Wednesday, November 28, 2012

End of an era

Nut Island's Peace has been up and running for almost a year now, I started the blog in early December last year. So almost a full year of Finnish traditions and habits are now behind.

I've decided to put the blog on hold. I feel like currently I don't have enough things to say nor enough time to write. I won't delete the blog, it will remain here in Blogger as inactive - in case somebody visiting Finland finds this useful. But there won't be anymore posts, at least for now. I will continue in my good old handicraft blog, in Finnish though.

Thank you, dear readers! And let's be careful out there.

Sunday, November 18, 2012

Two drains

Image: Nina Matthews / flickr cc

Have you noticed that in new and newly renovated apartments there are two drains in the bathroom floor? Do you know why? Because the national building standards say so. The standards contain such a requirement because Finnish people tend to pass out in the shower, usually on top of the drain. So the other one is a back up drain to prevent the shower from flooding into other rooms.

Sunday, October 28, 2012

Jaloviina, noble booze

    Jaloviina matches nicely with autumn colors

When people talk about Finland and alcohol, Koskenkorva vodka pops up sooner or later. But if I had to nominate our national booze, it would definitely be Jaloviina, noble booze. Koskenkorva is so straight forward and boring, Jaloviina has much more character and nuances. Jaloviina manages to be rough and elegant at the same time - and therefore it suits every possible occasion.

Jaloviina is a mixture of brandy and vodka, some call it "cut cognac" - the vodka cuts off the bitterness of cognac. Nowadays there are two editions available at Alko: one-star (Jaloviina*) and three-stars (Jaloviina***). Jaloviina* contains 1/4 of brandy, and Jaloviina*** contains about 3/4 of brandy - or at least that was the case originally, nowadays the portions are classified as confidential. Last spring Alko sold a special edition of two-stars (Jaloviina**), which had 50-50 brandy and vodka. How many stars are idea, that's a matter of taste and epic debate

As I wrote earlier, Jaloviina suits for any occasion. It also goes nicely in simple drinks: Jallu-cola (Jaloviina and Coke) is a classic. However, my personal favorite is Jallu-Pommac - a drink made of Jaloviina and flavored soda called Pommac; a perfect summer drink that was originally developed for Helsinki Olympic games in 1952. Jaloviina also strengthens nicely otherwise so boring desserts: pour some Jaloviina into chocolate mousse to reduce the sweetness, or moisturize a dry cake with suitable amount (from couple of table spoons to couple of deciliters) of Jallu. One of the best fish soups I've ever tasted was made of salmon, potatoes, onion, morel, cream and Jaloviina*.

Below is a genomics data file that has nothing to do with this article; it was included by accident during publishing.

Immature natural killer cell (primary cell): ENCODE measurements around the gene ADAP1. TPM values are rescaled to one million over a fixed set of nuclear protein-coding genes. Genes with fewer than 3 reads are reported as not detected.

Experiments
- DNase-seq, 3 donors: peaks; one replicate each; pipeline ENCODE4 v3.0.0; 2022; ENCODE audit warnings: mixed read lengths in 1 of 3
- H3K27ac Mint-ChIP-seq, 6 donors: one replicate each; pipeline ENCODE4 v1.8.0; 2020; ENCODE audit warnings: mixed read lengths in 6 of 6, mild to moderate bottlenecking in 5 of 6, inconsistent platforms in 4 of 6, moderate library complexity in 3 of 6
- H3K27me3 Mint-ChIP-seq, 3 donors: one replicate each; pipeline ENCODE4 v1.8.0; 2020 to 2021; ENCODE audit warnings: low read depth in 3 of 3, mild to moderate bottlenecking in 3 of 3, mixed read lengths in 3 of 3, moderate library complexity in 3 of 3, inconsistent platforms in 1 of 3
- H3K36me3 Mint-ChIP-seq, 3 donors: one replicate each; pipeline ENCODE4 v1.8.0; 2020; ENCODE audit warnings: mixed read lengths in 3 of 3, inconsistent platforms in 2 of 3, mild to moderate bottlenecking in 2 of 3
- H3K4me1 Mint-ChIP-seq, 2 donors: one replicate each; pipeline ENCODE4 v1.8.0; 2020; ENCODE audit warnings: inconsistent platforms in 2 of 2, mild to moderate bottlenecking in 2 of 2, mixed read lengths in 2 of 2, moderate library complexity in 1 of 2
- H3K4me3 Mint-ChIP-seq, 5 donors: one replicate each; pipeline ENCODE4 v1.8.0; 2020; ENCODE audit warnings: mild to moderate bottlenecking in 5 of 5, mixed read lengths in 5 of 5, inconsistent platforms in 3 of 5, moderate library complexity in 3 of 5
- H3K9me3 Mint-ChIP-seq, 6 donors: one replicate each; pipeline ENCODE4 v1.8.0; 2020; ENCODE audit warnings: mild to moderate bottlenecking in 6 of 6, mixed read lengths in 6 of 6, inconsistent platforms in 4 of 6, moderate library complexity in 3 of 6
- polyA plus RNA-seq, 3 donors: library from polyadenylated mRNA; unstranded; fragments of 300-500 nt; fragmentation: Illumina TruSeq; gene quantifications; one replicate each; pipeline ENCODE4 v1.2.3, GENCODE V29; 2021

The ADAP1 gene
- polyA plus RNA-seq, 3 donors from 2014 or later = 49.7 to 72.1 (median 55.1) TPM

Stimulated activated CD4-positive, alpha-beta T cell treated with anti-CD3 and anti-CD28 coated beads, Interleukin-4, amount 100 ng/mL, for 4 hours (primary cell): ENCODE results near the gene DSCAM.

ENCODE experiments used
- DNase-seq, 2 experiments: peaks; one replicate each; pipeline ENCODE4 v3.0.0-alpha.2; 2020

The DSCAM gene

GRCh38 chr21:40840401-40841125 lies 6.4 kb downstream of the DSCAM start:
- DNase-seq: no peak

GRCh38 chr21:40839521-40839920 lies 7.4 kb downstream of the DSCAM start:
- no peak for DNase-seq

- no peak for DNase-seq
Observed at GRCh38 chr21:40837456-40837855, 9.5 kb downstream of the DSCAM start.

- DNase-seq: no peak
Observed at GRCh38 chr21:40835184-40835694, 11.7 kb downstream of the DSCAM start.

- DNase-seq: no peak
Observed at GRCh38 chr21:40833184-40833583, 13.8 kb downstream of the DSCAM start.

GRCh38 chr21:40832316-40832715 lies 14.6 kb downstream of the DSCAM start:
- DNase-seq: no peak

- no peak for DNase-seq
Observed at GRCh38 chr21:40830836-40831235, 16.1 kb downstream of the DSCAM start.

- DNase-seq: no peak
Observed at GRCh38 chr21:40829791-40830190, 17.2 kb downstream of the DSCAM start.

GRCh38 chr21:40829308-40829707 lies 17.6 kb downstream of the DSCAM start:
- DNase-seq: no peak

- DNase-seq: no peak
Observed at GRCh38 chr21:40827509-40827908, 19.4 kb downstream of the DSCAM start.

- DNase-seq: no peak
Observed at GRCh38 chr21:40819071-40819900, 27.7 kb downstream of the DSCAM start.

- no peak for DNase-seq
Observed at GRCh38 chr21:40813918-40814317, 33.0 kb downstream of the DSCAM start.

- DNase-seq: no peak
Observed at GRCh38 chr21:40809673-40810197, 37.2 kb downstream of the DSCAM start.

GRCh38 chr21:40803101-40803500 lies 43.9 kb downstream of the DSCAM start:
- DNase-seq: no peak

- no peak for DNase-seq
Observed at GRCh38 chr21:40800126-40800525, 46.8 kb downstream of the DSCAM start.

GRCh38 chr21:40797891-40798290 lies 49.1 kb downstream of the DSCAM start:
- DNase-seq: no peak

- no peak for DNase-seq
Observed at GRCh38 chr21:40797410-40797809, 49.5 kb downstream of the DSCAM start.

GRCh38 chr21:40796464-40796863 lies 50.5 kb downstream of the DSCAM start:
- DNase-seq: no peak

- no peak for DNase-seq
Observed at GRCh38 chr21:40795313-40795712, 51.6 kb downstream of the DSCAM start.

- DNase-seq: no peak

Saturday, October 13, 2012

Vitamin D

Say goodbye to sun, from now on it's going to be 5 months of darkness. Since the sun will not show up too often for the next half of the year, you should compensate the lack of sun light by eating vitamin D from the can. Older people easily think vitamin D is just another stupid fashion, but they don't realize, that they've grown up with fish liver oil, which also contain lots of vitamin D - featured with horrible flavor. Also adults need vitamin D, not just kids.

Monday, October 1, 2012

Tax card - print it out

mail box
Image: Kathy Pryn, Flickr/cc

From this day on it is possible to print your own tax card - so you don't need to wait for the paper copy to arrive by the snail mail. But be aware, if you print it, you won't receive it by mail - they don't make double deliveries. I wonder if the company accepts a pdf version or do they require the printed copy?

Saturday, September 29, 2012

Rain, rain, rain

It's the last day of my summer holiday, so it's time to sum up the summer:

    Raining in the horizon on the way to summer house

    Raining in the opposite end of Silkkiniitty.

    Raining and shining


    Lady at a bus stop washing a pear in the rain

    Rain catching a kite

    Raining ice

Friday, September 28, 2012


In Eastern Finland there's a tradition of bringing a pulla circle to a family of a new born baby. This "pulla of new born" is called rotinat. Sometimes something in my head just snaps, and I feel like it's my job to carry the tradition on - and one of those snaps occurred yesterday. So I decided to bake rotina-pulla to my friends who had recently gotten their first child.

For a rotina-pulla you need to make a plait out of the pulla dough. And you're suppose to make it out of four strings. So I rolled two bars, both a bit over 2 meters long, crossed them at the middle and started knotting. I'm not an expert of making pulla plait, so the knotting part required some focus. Of course the dough bars somehow stretched at some parts and turned out to be extra thick at some other parts. But eventually I was able to finalize the plait. At this point I realized I had forgotten the egg from the dough. But after all the sweat, tears and swearing I turned into John Lennon: "let it be". So off we went without the egg.

Then I wrapped the plait into a circle and put it into oven for 25 minutes, 190 celsius degrees. It got some rip marks in the oven, my grandma would give me a note because of those - but it's good enough for me. Traditionally, you're supposed to fill the center of the circle with cookies, but I think for a modern house wife there's enough baking with just the pulla itself.

I've now done rotina-pulla three times: On the first time it turned out to be ugly but eatable. The second time was beautiful but inedible. Third time the charm? Well, I forgot the egg and the pulla got rip marks, but I heard it tasted good.